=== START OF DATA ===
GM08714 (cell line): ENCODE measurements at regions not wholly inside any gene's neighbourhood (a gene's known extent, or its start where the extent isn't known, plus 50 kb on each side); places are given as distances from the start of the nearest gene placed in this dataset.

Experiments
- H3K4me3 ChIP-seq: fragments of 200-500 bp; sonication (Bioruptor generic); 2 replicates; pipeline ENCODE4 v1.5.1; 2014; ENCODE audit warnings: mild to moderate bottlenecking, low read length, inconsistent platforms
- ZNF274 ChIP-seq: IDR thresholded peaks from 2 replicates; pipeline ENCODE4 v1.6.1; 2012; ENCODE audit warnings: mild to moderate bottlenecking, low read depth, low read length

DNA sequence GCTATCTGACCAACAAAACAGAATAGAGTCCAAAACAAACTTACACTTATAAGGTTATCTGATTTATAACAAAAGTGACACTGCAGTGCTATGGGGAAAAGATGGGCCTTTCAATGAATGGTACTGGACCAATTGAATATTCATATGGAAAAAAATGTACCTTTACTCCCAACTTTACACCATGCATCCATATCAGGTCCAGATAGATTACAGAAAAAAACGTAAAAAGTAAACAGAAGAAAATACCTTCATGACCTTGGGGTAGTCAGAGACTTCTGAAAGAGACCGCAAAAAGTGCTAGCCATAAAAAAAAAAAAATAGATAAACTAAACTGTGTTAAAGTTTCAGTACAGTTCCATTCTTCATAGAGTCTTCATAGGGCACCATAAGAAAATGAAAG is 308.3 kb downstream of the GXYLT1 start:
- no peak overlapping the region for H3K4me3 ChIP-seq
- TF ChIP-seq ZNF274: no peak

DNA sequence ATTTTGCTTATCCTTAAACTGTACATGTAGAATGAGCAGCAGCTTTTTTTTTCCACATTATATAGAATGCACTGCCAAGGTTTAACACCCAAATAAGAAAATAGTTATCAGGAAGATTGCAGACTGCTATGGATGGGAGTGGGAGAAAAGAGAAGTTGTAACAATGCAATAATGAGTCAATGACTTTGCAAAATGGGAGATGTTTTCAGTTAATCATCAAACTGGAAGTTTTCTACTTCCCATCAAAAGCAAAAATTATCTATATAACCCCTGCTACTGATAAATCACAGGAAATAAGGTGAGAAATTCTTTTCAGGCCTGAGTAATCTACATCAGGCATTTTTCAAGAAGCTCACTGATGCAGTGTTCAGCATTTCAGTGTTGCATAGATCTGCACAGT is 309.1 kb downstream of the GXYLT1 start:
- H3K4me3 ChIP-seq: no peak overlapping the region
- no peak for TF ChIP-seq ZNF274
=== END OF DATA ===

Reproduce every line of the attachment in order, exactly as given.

GM08714 (cell line): ENCODE measurements at regions not wholly inside any gene's neighbourhood (a gene's known extent, or its start where the extent isn't known, plus 50 kb on each side); places are given as distances from the start of the nearest gene placed in this dataset.

Experiments
- H3K4me3 ChIP-seq: fragments of 200-500 bp; sonication (Bioruptor generic); 2 replicates; pipeline ENCODE4 v1.5.1; 2014; ENCODE audit warnings: mild to moderate bottlenecking, low read length, inconsistent platforms
- ZNF274 ChIP-seq: IDR thresholded peaks from 2 replicates; pipeline ENCODE4 v1.6.1; 2012; ENCODE audit warnings: mild to moderate bottlenecking, low read depth, low read length

DNA sequence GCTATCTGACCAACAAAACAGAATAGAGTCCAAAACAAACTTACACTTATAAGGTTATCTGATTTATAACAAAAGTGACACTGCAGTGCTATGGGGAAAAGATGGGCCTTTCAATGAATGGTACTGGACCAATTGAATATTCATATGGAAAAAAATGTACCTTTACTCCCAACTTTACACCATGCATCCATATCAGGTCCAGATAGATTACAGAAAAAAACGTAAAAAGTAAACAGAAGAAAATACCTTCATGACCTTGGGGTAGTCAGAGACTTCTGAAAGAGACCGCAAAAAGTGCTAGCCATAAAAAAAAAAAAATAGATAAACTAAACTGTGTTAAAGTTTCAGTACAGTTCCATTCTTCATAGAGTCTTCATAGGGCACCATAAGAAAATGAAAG is 308.3 kb downstream of the GXYLT1 start:
- no peak overlapping the region for H3K4me3 ChIP-seq
- TF ChIP-seq ZNF274: no peak

DNA sequence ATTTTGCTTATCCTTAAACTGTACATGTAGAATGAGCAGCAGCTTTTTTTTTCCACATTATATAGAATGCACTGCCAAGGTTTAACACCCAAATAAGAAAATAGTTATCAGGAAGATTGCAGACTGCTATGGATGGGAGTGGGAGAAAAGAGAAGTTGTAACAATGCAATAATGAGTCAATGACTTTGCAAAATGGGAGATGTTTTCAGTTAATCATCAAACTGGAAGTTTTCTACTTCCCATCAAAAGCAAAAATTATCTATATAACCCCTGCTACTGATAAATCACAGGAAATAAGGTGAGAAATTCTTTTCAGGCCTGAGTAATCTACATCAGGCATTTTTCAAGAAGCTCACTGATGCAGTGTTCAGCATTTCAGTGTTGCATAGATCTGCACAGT is 309.1 kb downstream of the GXYLT1 start:
- H3K4me3 ChIP-seq: no peak overlapping the region
- no peak for TF ChIP-seq ZNF274